What’s that smell?

Fixing up a Dual HS135 - Table of Contents

I brought the HS135 home from my father-in-law’s house, and set it up on the workbench next to the computer I use for most of my hobby stuff.

I figured I’d just hook it up to the sound card, toss a record on, and have at it.

It almost was that easy - for about five minutes. Then something inside the HS135 started sizzling and smoke and a horrid stench came out and the player stopped playing.

Bummer.

My hobby room still smells like a cat pooped in a hidden corner somewhere - that burned capacitor stink doesn’t want to go away, no matter how often I air out the room. (Yes, I did double check to be sure the cat hadn’t hidden a stink bomb. She’s not innocent, but she’s not responsible for this stink.)

I’m going to have to fix the old thing up before I can transfer my wife’s old choir records to mp3.

Let’s take a look at the HS135.

Dual HS135
Dual HS135

It doesn’t look too bad just sitting there, but it does have some problems.

The most obvious thing was that the original plexiglas cover was cracked long ago.

Cracked lid
Cracked lid

I don’t think I’ll try to fix that. My brother-in-law seems to have tried to use cyanoacrylate glue on it - with bad results. I have no idea how to really fix the cracks.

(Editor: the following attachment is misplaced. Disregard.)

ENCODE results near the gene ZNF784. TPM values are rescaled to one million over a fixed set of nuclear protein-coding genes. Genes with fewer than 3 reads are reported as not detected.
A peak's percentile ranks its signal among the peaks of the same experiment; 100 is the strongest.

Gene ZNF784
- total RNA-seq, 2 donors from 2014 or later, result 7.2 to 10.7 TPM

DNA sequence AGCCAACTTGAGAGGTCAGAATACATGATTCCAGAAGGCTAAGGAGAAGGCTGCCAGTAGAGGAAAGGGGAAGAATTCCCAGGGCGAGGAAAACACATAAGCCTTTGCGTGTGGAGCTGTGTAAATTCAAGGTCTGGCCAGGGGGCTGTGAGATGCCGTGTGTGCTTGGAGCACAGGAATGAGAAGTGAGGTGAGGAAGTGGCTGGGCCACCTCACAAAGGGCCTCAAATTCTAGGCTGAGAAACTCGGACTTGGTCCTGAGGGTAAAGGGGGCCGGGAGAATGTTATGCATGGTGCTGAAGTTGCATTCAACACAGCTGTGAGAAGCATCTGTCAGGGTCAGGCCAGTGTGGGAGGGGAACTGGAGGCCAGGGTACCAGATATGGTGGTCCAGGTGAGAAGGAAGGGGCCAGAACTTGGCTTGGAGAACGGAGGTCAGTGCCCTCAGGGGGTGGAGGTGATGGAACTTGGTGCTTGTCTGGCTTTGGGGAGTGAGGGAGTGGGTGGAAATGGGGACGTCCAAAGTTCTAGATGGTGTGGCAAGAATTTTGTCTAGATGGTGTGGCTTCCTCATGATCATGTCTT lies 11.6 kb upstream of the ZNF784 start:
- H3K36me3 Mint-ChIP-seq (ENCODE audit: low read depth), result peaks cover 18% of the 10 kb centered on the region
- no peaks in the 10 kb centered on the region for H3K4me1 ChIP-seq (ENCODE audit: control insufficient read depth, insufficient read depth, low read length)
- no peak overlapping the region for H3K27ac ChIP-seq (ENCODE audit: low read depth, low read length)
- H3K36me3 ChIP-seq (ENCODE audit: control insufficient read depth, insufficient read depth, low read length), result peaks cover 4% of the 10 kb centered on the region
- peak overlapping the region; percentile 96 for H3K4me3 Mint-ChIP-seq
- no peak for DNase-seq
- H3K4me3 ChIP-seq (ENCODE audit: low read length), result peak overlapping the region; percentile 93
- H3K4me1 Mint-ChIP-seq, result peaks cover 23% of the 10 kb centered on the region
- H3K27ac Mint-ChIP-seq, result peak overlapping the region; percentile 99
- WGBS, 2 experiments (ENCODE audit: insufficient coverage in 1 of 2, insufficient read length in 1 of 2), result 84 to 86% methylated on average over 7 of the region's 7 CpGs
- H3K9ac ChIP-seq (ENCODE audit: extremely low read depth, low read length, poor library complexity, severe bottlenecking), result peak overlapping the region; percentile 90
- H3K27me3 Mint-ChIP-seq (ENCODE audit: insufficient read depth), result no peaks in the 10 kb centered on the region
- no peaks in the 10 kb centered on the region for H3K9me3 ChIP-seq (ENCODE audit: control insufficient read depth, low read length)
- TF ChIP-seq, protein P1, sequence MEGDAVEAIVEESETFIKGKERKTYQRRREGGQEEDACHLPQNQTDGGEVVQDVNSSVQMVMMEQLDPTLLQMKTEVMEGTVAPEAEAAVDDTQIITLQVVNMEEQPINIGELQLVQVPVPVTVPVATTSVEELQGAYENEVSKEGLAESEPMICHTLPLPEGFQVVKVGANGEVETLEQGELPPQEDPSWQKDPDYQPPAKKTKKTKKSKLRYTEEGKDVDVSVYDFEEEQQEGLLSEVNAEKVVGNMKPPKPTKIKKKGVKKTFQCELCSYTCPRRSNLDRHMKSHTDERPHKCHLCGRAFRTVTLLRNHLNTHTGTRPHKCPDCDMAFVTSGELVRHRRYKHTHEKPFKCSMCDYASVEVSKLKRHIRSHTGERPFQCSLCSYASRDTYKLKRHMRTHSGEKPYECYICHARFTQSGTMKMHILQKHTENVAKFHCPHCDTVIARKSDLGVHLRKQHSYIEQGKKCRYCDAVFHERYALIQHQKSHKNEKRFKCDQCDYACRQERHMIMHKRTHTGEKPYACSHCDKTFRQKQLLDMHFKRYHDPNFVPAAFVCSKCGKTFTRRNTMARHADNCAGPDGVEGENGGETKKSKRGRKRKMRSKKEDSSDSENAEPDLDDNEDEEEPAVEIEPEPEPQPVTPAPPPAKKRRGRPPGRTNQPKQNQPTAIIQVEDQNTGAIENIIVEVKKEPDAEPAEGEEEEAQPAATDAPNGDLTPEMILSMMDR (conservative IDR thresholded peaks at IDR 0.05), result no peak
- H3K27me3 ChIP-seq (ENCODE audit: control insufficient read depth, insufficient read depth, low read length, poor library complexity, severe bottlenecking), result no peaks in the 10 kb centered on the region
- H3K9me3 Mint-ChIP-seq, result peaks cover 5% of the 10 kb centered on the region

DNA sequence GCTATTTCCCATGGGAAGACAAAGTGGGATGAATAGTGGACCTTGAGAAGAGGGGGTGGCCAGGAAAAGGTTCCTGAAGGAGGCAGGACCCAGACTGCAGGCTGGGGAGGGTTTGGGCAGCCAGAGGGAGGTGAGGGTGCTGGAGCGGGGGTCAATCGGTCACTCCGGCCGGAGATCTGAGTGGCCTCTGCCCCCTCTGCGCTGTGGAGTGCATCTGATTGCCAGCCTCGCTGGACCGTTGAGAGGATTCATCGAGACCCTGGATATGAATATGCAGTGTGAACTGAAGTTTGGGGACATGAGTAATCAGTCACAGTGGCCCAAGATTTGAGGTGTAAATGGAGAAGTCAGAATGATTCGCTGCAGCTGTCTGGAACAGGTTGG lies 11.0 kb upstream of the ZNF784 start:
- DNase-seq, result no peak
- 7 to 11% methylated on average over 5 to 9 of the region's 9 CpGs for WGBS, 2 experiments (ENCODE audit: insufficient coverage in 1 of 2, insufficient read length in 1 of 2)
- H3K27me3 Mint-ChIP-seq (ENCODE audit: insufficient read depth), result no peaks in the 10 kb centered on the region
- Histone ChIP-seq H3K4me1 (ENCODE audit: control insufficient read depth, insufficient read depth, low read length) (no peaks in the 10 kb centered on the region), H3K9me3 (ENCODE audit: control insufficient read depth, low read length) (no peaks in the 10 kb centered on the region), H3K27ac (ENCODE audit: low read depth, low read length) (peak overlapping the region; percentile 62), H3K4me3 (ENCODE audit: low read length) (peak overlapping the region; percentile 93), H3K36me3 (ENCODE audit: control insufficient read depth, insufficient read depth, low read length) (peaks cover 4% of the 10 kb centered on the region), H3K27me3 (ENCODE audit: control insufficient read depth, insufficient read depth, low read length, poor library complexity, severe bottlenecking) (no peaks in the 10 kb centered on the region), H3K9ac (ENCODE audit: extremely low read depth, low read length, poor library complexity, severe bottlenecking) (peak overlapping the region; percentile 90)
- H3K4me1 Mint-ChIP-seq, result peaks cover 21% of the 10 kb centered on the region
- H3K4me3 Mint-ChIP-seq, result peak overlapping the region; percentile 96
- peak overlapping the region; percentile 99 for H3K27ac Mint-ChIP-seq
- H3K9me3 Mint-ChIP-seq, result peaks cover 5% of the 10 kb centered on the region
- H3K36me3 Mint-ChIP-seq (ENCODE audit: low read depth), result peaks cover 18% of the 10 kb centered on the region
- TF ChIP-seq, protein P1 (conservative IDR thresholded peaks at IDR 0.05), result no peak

As long as you don’t put the back edge into the clips on the spring loaded hinges, you can use the lid as a removable dust cover. Good enough for the use I’ll be putting it to.

The rubber mat on the turntable is coming unstuck. The contact cement used to glue it to the metal has lost its grip. It is still slightly sticky, but the rubber won’t stay stuck to it.

Loose rubber mat
Loose rubber mat

I’ll have to tack the mat back down. I have a spray can of contact cement that ought to give it a smooth, even coat so that the mat lies flat.

The real problem is inside somewhere.

Taking the Dual 1224 out of the HS135 is a bit tricky. None of the pictures and videos I found accurately explain how to do it. Maybe the mechanism is common to all turntables and you are just expected to know how to do it. I dunno.

At any rate, I’ve made some photos of how to take the turntable out of the housing. Maybe it’ll save someone else a little time figuring it out.

First, unplug the HS135 from the mains, then lock the tone arm in place and remove the counterweight.

Preparation
Preparation

The counterweight unscrews. It is adjustable. Take note of where it is - you’ll want to put it back in the same position.

Loosen the two screws marked with blue circles. They hold the 1224 turntable in the housing of the HS135.

You can’t just pick the turntable up and remove it. There’s a trick to getting the turntable out.

To understand it, I’m going to show you what it looks like from the inside first and then show you how to unhook it from the outside.

Each of those two screws has a big flat washer with a rubber disk underneath it.

Screw end
Screw end

Each of those two screws fits in a slotted holder inside the HS135.

Slotted holder
Slotted holder

When the screws are tightened, they point straight down. The shank passes through the slot and the washers are under the slot. They keep you from lifting the turntable out.